Visiting & Exploring
A thousand miles from the Kenyan coast, the Seychelles archipelago is made of 115 islands, most of which are uninhabited protected nature reserves. A mix of granitic and coralline islands, many with endemic flora and fauna, and home to some of the rarest species on the planet, the Seychelles is so much more than a postcard-perfect island holiday destination.
41 granitic inner (2 are coralline) islands lie 4° south of the equator– including Mahé, Praslin and La Digue, the largest as well as the most visited and populated islands. These granite islands are unique as the only mid-ocean granite islands on the planet. These islands include the UNESCO protected Vallee de Mai on Praslin and the tiny country capital of Victoria on Mahé.
72 coralline outer islands lie towards the south and south west. Mostly uninhabited and less visited due to their remoteness (for example Aldabra is 700 miles from Mahé). Aldabra is the largest raised coral reef in the world and a UNESCO protected site with as many as 100,000 giant tortoises, numerous endemic plants and nesting seabirds.
Only definitively identified at the beginning of the 1500s by the Portuguese, the islands remained just a mark on a map for another 100 years. In the early 1600s the English were the first recorded to land on the island and enjoy some of its natural bounty after a merchant ship lost its course. Still, the Seychelles remained empty of permanent-inhabitants with the exception of pirates and passing merchant ships.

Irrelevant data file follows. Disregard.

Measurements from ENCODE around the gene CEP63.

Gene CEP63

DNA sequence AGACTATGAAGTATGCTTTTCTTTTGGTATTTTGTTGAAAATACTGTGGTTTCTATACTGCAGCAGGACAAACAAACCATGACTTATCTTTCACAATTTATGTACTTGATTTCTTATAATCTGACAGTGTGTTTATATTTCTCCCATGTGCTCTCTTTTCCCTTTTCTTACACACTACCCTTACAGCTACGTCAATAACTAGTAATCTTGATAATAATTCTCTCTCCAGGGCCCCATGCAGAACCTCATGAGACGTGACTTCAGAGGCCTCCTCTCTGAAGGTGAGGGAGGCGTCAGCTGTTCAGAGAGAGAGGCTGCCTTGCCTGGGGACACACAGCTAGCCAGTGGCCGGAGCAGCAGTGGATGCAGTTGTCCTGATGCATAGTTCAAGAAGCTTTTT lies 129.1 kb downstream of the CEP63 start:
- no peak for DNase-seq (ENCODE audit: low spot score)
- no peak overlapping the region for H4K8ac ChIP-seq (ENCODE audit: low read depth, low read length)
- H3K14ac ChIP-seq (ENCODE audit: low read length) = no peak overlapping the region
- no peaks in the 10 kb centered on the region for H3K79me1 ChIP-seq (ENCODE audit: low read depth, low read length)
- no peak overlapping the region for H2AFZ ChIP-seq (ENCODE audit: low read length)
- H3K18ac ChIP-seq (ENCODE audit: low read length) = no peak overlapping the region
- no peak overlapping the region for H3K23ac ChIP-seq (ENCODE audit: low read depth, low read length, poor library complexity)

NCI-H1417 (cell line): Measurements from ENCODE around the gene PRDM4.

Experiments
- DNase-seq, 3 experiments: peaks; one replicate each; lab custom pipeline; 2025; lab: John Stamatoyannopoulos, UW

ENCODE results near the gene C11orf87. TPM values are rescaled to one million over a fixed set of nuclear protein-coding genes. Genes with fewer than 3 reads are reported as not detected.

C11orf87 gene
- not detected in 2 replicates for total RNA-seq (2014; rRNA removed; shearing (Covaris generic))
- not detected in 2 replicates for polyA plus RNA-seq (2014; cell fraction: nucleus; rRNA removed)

After the French had claimed ownership a few decades previously it was in 1770 that the first settlement was built. These first settlers, eventually became independent until the British in 1811 took over the islands. During the time the Seychelles was a British colony, the British successfully captured many slave ships and gave the captives freedom on the islands. The British remained ruling over the island nation, but paid it little attention. Today it’s a combination of French, British and African influence that is seen in the language and culture. Many of those freed slaves are the ancestors of the Creole Seychellois.
Over 150 years of British rule came to an end in 1976 when the nation became independent. The opening of an international airport, a fierce determination to protect the environment and culture and the unarguable tourist allure of the islands has seen a growth of different industries and a vibrant island nation with a special Seychelles charm.
Creole, English and French are the official languages of the Seychelles and are widely spoken throughout the island. Guests staying at MAIA will benefit from staff that also speak Russian, German and other languages.
A valid drivers’ licence is required to drive in the Seychelles, safety belts are mandatory and there are speed limits in place. These vary according to area, so we recommend a careful driving style. Please keep to the left side of the road.
The voltage is 240V/50Hz and the sockets in all rooms at MAIA are three-pin British standard. Your butler will ensure you have any adapters you may need.